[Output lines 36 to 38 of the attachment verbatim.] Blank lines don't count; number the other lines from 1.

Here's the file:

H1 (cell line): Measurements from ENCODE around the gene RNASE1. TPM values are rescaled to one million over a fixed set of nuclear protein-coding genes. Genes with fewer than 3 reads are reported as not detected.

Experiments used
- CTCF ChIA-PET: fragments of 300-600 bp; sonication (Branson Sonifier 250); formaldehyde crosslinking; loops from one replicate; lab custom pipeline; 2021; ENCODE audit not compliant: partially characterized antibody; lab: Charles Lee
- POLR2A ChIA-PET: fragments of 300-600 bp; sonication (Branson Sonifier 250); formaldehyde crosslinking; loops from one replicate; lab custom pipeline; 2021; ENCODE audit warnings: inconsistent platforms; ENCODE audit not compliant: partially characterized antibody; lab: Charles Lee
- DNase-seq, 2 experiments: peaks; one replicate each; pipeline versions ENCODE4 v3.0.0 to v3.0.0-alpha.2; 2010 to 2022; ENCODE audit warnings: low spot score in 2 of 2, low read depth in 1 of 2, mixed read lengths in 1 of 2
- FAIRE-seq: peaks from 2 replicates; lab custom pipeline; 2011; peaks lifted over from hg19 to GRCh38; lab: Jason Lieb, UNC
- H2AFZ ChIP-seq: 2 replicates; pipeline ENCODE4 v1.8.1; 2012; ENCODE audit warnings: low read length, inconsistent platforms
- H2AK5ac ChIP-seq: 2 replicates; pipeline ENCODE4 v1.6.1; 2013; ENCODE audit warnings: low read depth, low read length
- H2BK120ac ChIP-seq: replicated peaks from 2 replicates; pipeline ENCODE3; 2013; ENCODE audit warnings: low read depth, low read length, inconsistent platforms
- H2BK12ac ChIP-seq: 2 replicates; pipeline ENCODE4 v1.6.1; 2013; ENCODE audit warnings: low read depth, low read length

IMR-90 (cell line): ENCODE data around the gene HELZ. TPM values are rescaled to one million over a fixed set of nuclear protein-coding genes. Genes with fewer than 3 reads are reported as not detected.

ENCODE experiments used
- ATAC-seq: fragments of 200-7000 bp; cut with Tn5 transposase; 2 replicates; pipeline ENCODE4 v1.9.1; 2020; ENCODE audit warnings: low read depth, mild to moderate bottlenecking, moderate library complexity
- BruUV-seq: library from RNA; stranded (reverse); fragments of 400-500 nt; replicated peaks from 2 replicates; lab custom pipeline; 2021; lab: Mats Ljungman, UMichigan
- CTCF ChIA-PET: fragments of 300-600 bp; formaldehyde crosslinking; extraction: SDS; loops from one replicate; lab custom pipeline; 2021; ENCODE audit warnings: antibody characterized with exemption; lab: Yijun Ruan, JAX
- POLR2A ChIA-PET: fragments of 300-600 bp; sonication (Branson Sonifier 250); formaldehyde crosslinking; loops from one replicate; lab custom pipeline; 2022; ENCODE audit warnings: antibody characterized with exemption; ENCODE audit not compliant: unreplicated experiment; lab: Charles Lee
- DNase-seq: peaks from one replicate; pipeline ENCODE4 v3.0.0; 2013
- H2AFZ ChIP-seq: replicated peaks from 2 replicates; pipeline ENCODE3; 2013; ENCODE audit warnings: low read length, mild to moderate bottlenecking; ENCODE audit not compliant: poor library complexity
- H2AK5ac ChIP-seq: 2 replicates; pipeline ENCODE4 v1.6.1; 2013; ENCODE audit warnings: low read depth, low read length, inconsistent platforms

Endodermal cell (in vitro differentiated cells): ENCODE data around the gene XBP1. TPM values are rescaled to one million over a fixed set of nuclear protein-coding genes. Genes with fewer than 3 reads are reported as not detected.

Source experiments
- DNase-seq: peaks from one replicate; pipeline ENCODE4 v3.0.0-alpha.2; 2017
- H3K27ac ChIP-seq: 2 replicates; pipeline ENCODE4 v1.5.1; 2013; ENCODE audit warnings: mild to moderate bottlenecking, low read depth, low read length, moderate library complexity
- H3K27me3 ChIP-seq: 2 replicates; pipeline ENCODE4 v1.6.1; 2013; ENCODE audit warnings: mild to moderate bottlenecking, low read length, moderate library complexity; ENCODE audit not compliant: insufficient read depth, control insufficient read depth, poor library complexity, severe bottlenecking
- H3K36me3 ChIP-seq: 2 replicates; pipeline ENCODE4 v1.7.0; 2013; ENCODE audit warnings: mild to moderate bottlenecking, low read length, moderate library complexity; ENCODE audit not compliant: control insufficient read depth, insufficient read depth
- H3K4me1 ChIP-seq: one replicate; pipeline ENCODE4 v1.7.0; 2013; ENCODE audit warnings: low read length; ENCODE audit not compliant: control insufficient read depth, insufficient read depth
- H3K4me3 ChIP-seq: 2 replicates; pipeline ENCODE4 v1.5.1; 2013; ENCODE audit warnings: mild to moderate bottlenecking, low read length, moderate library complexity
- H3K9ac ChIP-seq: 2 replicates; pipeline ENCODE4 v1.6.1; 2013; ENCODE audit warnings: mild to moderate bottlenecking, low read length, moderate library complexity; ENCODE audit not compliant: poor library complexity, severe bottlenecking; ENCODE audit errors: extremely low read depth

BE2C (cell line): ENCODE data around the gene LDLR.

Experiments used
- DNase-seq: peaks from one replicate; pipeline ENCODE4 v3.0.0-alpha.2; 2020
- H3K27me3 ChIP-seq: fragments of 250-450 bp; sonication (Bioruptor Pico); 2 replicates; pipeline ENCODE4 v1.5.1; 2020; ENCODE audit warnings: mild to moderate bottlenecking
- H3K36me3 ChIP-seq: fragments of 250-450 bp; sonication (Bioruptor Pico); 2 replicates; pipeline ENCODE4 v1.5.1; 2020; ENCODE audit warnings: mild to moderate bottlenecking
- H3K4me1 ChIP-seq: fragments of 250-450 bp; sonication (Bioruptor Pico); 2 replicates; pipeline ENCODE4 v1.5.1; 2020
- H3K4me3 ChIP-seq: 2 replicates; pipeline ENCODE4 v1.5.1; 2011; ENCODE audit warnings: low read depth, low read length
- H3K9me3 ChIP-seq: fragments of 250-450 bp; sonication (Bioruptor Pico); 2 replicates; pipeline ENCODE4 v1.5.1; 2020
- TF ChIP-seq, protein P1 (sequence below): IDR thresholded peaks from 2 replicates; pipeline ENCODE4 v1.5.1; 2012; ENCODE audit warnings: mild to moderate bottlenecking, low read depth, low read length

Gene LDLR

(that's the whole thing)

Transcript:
- H3K9me3 ChIP-seq: fragments of 250-450 bp; sonication (Bioruptor Pico); 2 replicates; pipeline ENCODE4 v1.5.1; 2020
- TF ChIP-seq, protein P1 (sequence below): IDR thresholded peaks from 2 replicates; pipeline ENCODE4 v1.5.1; 2012; ENCODE audit warnings: mild to moderate bottlenecking, low read depth, low read length

Gene LDLR